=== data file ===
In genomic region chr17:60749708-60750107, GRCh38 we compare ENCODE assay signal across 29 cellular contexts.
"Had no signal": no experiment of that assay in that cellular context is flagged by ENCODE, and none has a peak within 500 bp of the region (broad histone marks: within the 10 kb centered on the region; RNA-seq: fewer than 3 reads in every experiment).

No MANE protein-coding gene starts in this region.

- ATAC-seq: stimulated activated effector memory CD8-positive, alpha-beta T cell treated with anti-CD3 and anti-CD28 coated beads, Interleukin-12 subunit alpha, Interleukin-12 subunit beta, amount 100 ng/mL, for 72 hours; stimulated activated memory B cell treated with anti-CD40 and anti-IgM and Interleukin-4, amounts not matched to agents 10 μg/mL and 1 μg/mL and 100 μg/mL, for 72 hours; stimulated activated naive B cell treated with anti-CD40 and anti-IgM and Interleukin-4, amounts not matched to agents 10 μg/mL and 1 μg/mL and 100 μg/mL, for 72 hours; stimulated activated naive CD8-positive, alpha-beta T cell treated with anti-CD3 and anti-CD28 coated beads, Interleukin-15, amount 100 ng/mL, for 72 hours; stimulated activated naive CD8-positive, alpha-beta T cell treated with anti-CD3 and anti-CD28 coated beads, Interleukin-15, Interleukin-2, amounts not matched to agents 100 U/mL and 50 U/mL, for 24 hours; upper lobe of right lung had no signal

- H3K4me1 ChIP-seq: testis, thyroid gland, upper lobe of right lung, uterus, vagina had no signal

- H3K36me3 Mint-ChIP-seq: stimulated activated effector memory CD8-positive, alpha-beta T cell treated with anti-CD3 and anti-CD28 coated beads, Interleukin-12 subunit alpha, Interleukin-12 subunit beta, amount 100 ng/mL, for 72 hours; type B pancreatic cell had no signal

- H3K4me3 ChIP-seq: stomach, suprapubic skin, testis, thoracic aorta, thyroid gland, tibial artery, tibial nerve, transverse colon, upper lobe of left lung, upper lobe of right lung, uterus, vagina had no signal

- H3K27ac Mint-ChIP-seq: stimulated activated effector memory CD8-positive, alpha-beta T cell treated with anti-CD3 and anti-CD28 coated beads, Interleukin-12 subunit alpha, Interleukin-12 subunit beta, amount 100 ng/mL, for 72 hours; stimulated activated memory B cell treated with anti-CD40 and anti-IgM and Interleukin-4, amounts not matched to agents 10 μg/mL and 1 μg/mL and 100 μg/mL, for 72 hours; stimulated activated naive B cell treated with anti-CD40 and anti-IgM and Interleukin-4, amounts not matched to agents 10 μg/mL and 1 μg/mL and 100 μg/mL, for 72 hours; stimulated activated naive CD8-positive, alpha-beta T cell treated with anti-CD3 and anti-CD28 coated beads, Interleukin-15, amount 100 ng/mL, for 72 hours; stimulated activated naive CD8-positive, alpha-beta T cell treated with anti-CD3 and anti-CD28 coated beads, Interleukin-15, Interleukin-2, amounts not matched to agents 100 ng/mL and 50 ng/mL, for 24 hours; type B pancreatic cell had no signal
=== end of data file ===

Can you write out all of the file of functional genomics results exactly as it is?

In genomic region chr17:60749708-60750107, GRCh38 we compare ENCODE assay signal across 29 cellular contexts.
"Had no signal": no experiment of that assay in that cellular context is flagged by ENCODE, and none has a peak within 500 bp of the region (broad histone marks: within the 10 kb centered on the region; RNA-seq: fewer than 3 reads in every experiment).

No MANE protein-coding gene starts in this region.

- ATAC-seq: stimulated activated effector memory CD8-positive, alpha-beta T cell treated with anti-CD3 and anti-CD28 coated beads, Interleukin-12 subunit alpha, Interleukin-12 subunit beta, amount 100 ng/mL, for 72 hours; stimulated activated memory B cell treated with anti-CD40 and anti-IgM and Interleukin-4, amounts not matched to agents 10 μg/mL and 1 μg/mL and 100 μg/mL, for 72 hours; stimulated activated naive B cell treated with anti-CD40 and anti-IgM and Interleukin-4, amounts not matched to agents 10 μg/mL and 1 μg/mL and 100 μg/mL, for 72 hours; stimulated activated naive CD8-positive, alpha-beta T cell treated with anti-CD3 and anti-CD28 coated beads, Interleukin-15, amount 100 ng/mL, for 72 hours; stimulated activated naive CD8-positive, alpha-beta T cell treated with anti-CD3 and anti-CD28 coated beads, Interleukin-15, Interleukin-2, amounts not matched to agents 100 U/mL and 50 U/mL, for 24 hours; upper lobe of right lung had no signal

- H3K4me1 ChIP-seq: testis, thyroid gland, upper lobe of right lung, uterus, vagina had no signal

- H3K36me3 Mint-ChIP-seq: stimulated activated effector memory CD8-positive, alpha-beta T cell treated with anti-CD3 and anti-CD28 coated beads, Interleukin-12 subunit alpha, Interleukin-12 subunit beta, amount 100 ng/mL, for 72 hours; type B pancreatic cell had no signal

- H3K4me3 ChIP-seq: stomach, suprapubic skin, testis, thoracic aorta, thyroid gland, tibial artery, tibial nerve, transverse colon, upper lobe of left lung, upper lobe of right lung, uterus, vagina had no signal

- H3K27ac Mint-ChIP-seq: stimulated activated effector memory CD8-positive, alpha-beta T cell treated with anti-CD3 and anti-CD28 coated beads, Interleukin-12 subunit alpha, Interleukin-12 subunit beta, amount 100 ng/mL, for 72 hours; stimulated activated memory B cell treated with anti-CD40 and anti-IgM and Interleukin-4, amounts not matched to agents 10 μg/mL and 1 μg/mL and 100 μg/mL, for 72 hours; stimulated activated naive B cell treated with anti-CD40 and anti-IgM and Interleukin-4, amounts not matched to agents 10 μg/mL and 1 μg/mL and 100 μg/mL, for 72 hours; stimulated activated naive CD8-positive, alpha-beta T cell treated with anti-CD3 and anti-CD28 coated beads, Interleukin-15, amount 100 ng/mL, for 72 hours; stimulated activated naive CD8-positive, alpha-beta T cell treated with anti-CD3 and anti-CD28 coated beads, Interleukin-15, Interleukin-2, amounts not matched to agents 100 ng/mL and 50 ng/mL, for 24 hours; type B pancreatic cell had no signal